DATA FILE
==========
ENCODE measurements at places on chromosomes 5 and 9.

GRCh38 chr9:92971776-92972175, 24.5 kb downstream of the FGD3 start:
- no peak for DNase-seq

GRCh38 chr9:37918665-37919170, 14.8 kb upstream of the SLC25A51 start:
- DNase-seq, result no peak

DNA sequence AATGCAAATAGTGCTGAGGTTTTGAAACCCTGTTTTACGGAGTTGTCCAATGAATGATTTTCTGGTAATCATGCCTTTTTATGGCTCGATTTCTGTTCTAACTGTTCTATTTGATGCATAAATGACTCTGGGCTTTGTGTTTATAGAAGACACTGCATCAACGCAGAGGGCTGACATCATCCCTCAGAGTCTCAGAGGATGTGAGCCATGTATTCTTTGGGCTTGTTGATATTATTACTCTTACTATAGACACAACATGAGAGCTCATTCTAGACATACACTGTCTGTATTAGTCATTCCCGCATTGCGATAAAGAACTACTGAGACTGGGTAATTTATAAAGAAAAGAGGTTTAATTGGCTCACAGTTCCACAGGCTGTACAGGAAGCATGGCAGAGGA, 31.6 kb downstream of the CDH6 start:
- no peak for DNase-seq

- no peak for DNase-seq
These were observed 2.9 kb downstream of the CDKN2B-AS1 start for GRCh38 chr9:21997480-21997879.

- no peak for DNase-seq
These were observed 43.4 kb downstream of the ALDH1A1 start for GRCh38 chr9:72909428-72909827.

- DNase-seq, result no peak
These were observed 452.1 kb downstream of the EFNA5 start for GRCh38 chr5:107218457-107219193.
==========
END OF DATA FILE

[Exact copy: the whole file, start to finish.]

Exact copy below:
ENCODE measurements at places on chromosomes 5 and 9.

GRCh38 chr9:92971776-92972175, 24.5 kb downstream of the FGD3 start:
- no peak for DNase-seq

GRCh38 chr9:37918665-37919170, 14.8 kb upstream of the SLC25A51 start:
- DNase-seq, result no peak

DNA sequence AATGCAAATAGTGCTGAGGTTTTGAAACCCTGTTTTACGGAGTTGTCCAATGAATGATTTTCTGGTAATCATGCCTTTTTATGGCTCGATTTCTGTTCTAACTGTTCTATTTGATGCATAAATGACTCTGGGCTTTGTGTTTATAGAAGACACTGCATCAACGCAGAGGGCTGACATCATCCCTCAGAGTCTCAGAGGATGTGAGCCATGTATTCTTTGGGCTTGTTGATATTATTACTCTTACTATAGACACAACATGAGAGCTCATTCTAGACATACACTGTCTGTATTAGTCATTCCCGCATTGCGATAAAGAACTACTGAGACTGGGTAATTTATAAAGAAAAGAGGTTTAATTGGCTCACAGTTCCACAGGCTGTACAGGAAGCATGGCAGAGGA, 31.6 kb downstream of the CDH6 start:
- no peak for DNase-seq

- no peak for DNase-seq
These were observed 2.9 kb downstream of the CDKN2B-AS1 start for GRCh38 chr9:21997480-21997879.

- no peak for DNase-seq
These were observed 43.4 kb downstream of the ALDH1A1 start for GRCh38 chr9:72909428-72909827.

- DNase-seq, result no peak
These were observed 452.1 kb downstream of the EFNA5 start for GRCh38 chr5:107218457-107219193.